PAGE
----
A passion for community and a reverence for the natural world earned Walter Clark, of Lansing, a Governor’s Conservation Achievement Award July 15.

“There was a lot going on then, you know, fights in Congress about the clean water and air acts,” Clark said, remembering how he first became acquainted with conservation.

Seminal moments spent hiking Linville Gorge as a teenager, and restoring centuries-old cabins in the woods transpired into lifetime of service in eastern North Carolina for Clark.

Clark served as North Carolina Sea Grant’s coastal law, planning and policy specialist for more than two decades. In his time there, Clark worked on a project that earned him a spot on the Legislative Commission on Global Climate Change.

In 2008, he accepted a position as executive director at Blue Ridge Conservancy, where he led a grassroots effort to conserve mountain landscapes. In 2001, Clark worked on one of the most profound projects in his tenure as a conservationist, he said, transferring 2,900 acres of Pond Mountain to the N.C. Wildlife Resources Commission.

In 2017, the agency reached a milestone, securing protection for 20,000 acres of land in the High Country, and Clark stepped down to become executive director of North Carolina’s Clean Water Management Trust Fund as well as director of the Division of Land and Water Stewardship.

“In a very serendipitous way, an old farmhouse that I had bought was the childhood home of the former owner of Pond Mountain,” Clark said.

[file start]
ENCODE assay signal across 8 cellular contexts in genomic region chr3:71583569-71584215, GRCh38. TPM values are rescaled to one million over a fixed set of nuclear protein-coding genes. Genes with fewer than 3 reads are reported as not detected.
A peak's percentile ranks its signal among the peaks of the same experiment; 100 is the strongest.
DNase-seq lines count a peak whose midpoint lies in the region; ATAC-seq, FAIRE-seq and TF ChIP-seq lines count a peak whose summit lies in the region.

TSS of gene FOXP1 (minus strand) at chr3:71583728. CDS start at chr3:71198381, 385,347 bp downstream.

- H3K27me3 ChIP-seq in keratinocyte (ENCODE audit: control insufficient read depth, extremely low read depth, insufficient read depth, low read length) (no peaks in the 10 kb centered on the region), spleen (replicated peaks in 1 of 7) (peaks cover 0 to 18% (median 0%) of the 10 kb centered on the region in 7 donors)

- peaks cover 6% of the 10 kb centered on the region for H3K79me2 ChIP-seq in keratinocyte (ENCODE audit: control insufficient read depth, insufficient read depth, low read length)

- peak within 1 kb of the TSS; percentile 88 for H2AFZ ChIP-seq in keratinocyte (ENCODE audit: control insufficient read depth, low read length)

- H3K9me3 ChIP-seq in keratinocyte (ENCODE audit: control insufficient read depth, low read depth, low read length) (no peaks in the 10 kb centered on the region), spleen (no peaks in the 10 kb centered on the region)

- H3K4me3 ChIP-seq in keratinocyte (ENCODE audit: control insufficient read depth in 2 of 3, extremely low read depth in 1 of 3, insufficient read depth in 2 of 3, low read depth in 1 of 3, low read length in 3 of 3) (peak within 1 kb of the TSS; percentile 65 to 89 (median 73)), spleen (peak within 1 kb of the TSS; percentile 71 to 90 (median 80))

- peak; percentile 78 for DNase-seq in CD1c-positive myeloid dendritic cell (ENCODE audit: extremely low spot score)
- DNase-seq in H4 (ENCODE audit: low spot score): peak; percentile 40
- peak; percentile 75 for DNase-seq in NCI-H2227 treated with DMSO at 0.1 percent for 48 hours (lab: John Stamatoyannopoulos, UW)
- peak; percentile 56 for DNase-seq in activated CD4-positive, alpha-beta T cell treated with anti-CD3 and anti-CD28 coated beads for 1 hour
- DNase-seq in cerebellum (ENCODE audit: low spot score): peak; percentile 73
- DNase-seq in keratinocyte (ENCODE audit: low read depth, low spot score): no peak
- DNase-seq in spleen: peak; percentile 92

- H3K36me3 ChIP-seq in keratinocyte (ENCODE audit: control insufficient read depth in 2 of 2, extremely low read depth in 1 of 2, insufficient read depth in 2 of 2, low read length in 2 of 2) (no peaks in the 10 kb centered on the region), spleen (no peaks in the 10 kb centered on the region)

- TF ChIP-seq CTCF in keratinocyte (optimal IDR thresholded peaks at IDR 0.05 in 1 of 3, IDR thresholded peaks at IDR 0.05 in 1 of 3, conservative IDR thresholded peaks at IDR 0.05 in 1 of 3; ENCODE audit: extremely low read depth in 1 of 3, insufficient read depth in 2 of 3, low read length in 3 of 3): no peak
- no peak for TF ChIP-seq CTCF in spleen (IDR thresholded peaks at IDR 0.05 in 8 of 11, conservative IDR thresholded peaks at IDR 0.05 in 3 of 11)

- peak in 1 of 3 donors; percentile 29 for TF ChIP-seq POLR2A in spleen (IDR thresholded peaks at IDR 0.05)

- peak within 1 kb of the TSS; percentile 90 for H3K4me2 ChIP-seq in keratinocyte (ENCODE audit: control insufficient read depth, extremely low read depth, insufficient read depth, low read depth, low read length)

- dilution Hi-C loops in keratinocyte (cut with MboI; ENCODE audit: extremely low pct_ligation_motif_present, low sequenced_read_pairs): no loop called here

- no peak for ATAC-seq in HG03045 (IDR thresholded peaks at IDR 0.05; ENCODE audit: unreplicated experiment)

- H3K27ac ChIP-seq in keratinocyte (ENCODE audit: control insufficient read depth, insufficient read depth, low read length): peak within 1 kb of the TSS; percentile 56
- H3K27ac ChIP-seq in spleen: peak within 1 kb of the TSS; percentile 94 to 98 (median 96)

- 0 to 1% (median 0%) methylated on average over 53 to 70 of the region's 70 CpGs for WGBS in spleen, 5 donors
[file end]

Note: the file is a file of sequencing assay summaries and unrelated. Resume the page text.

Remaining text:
“One of the things about land conservation is that it’s tangible and you can see it,” Clark said. “You can drive down the highway and look up at a mountain and know that efforts you were a part of contributed to that landscape staying the same forever,”

“It’s incredibly rewarding,” he said.

He could only think of one thing as moving as seeing, in landscape, the fruit of his efforts: During his time as a professor at North Carolina State University, positive feedback from students was Clark’s prime motivator.

Today, Clark owns and operates Old Orchard Creek Farm, a working blueberry orchard in Lansing. The historic Appalachian Mountain farm focuses on raising blueberries using sustainable farming practices and is above all, Clark said, a recreational outlet and cultural asset for Ashe County’s community members.

“It’s 120 acres of basically a park in the summer,” Clark said, adding that generations of families return to the farm to pick blueberries each summer.

The blueberry farm, originally an apple farm, was settled in the 1800s. Clark purchased it in 2003 and spent 3 years doing restorative work on both the orchard and two of the orchard’s cottages. At the time, rumors circled Clark said. Local skeptics thought Clark and his partner were hedge fund operators, planning to plough down the blueberry bushes and replace them with luxury condominiums.

“We really bought the farm because we loved the land and it was important to people in the community to keep it open,” Clark said.

When restoration was complete, Clark and his business partner nominated the orchard as a historic place, and in 2006 it was placed on the National Register of Historic Places.

Currently, Clark is transitioning from his position with the state’s land and water stewardship into operating the orchard full-time.

He accepts the award for Conservationist of the year at the Governor’s Conservation Achievement Awards on Sept. 11, in Cary.

Recommended for you

(0) comments

Welcome to the discussion.

Keep it Clean. Please avoid obscene, vulgar, lewd, racist or sexually-oriented language.
PLEASE TURN OFF YOUR CAPS LOCK.
Don't Threaten. Threats of harming another person will not be tolerated.
Be Truthful. Don't knowingly lie about anyone or anything.
Be Nice. No racism, sexism or any sort of -ism that is degrading to another person.
Be Proactive. Use the 'Report' link on each comment to let us know of abusive posts.
Share with Us. We'd love to hear eyewitness accounts, the history behind an article.